For many people, approaching their 50th birthday comes with a certain dread - and definitely not a countdown to the big day.
Skip Kendall knows exactly how much time he has left before his big 5-0 - now 54 days. His 16-year-old son and caddie, Noah, has it down to the hour.
"But who's counting?" Skip Kendall said with a smile on the driving range at Hillcrest Country Club on Wednesday afternoon.
Kendall, who turns 50 and thus becomes eligible for the Champions Tour on Sept. 9, will compete in his 10th Albertsons Boise Open this week as he tries to remain sharp in anticipation of the next step.
The Web.com Tour sells itself as the first stop for the next generation of PGA Tour regulars and stars. It is largely populated with up-and-comers, young players yet to make their mark in golf.
But the tour also has a place for Kendall and other veterans readying for the Champions Tour. Three spots in each field on the tour are reserved for 48- and 49-year-olds and assigned by career money earnings.
"There's a lot of us turning 50 this year, so those spots are tough to come by," said Kendall, who has played 420 PGA Tour events and recorded 26 top-10 finishes in his career.
Glen Day has one of those spots this week. The 48-year-old Day, who has two top-10 finishes in two appearances at the Boise Open, wants to remain competitive in advance of a potential Champions Tour career.
"That being said, don't get me wrong, I'd love to win this golf tournament and get a card on the PGA Tour next year," said Day, who has one career PGA Tour victory in 462 starts.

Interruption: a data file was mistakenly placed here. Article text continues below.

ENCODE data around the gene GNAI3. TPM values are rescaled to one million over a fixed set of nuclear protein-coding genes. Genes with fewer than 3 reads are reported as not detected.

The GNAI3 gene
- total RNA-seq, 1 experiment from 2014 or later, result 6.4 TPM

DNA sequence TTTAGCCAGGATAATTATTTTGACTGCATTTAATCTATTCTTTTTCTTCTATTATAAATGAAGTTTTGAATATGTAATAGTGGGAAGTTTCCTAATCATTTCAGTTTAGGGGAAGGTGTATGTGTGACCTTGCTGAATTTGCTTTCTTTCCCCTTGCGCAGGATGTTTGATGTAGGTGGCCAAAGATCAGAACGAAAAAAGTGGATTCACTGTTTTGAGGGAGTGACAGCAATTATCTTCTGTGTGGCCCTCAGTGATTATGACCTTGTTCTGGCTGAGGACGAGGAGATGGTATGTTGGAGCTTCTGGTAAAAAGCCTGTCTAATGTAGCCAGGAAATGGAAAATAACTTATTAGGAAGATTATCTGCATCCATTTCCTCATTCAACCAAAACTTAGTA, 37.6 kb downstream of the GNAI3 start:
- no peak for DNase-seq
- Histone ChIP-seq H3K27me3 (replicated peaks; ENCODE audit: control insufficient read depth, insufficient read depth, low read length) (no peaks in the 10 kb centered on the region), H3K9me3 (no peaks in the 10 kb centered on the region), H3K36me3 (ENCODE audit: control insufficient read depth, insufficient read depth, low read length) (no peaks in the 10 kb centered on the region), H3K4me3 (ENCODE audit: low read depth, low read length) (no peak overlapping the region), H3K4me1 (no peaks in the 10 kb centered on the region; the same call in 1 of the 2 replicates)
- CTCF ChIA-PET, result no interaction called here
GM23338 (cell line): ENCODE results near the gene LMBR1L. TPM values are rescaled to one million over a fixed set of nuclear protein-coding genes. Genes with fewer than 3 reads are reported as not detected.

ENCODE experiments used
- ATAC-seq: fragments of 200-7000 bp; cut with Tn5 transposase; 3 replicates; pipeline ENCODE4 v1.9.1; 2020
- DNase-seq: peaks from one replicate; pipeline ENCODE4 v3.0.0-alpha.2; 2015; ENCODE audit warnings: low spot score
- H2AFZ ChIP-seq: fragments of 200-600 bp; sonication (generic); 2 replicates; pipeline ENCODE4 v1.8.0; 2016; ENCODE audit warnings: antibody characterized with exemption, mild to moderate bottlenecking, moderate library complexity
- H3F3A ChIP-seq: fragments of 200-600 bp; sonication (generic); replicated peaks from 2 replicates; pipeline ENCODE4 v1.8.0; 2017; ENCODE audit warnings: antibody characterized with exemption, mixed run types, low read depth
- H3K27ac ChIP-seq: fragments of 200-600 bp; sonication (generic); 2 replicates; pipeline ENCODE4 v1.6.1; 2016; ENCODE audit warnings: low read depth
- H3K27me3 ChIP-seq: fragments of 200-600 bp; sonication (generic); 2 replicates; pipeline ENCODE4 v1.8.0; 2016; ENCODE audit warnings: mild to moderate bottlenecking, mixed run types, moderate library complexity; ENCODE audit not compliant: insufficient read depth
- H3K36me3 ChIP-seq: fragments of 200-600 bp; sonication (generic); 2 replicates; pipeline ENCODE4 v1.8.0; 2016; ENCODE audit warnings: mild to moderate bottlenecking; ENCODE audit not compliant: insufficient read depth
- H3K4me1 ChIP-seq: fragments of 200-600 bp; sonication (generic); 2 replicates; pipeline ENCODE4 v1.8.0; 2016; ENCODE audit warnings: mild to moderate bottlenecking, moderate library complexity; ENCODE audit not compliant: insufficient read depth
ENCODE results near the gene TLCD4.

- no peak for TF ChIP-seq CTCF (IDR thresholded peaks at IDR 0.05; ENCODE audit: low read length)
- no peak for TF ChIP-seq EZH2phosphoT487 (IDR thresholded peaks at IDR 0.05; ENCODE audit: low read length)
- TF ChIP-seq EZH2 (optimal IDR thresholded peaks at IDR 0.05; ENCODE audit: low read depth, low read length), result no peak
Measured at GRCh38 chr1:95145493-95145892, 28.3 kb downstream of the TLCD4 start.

Their younger, stronger competitors are hungry and on the ascent. But the older, wiser vets aren't conceding anything this week - not at a tournament where winning the $144,000 first-place prize likely means a PGA Tour card next year.
"These kids don't want to get beat by a 48-, 49-year-old man. And I want to show them that I can still play," Day said.
It wasn't long ago that Fran Quinn bested the field on this course. Quinn, back for his 13th appearance in the event, was the 2009 Boise Open champion. Quinn turns 50 in March and is using the tour "as my preparation for moving forward to the Champions Tour."
Like Kendall and Day, he thinks he can win this week. The shorter, tighter course at Hillcrest is a good fit for the older players, and it requires shot shaping much more than raw power.
"The golf ball has no idea how old you are," Quinn said.
Quinn knows, though.
No longer can he use hitting wedges on the practice tee as his pre-round stretch. Now he spends an hour stretching and preparing, one of the few concessions to his age.
"The great thing about this game is you can play it for a long time if you keep yourself fit and you work hard," said Quinn, a four-time winner on the Web.com Tour who has one top-10 finish in 71 PGA Tour events.
The veterans are hoping to prove that by extending their careers - and, importantly, adding to their career winnings - on the Champions Tour. First, they've got to contend with really good players less than half their age.
"I know when I turn 50, I'm going to be in good shape," Kendall said. "I'm looking forward to playing with the guys I played my entire career with."
It'll be more of a fair fight.
But Kendall - and his veteran compatriots - wouldn't mind showing the young guns that they can still play. And showing everyone else that the Web.com Tour isn't just for the young ones.
Brian Murphy: 377-6444, Twitter: @MurphsTurph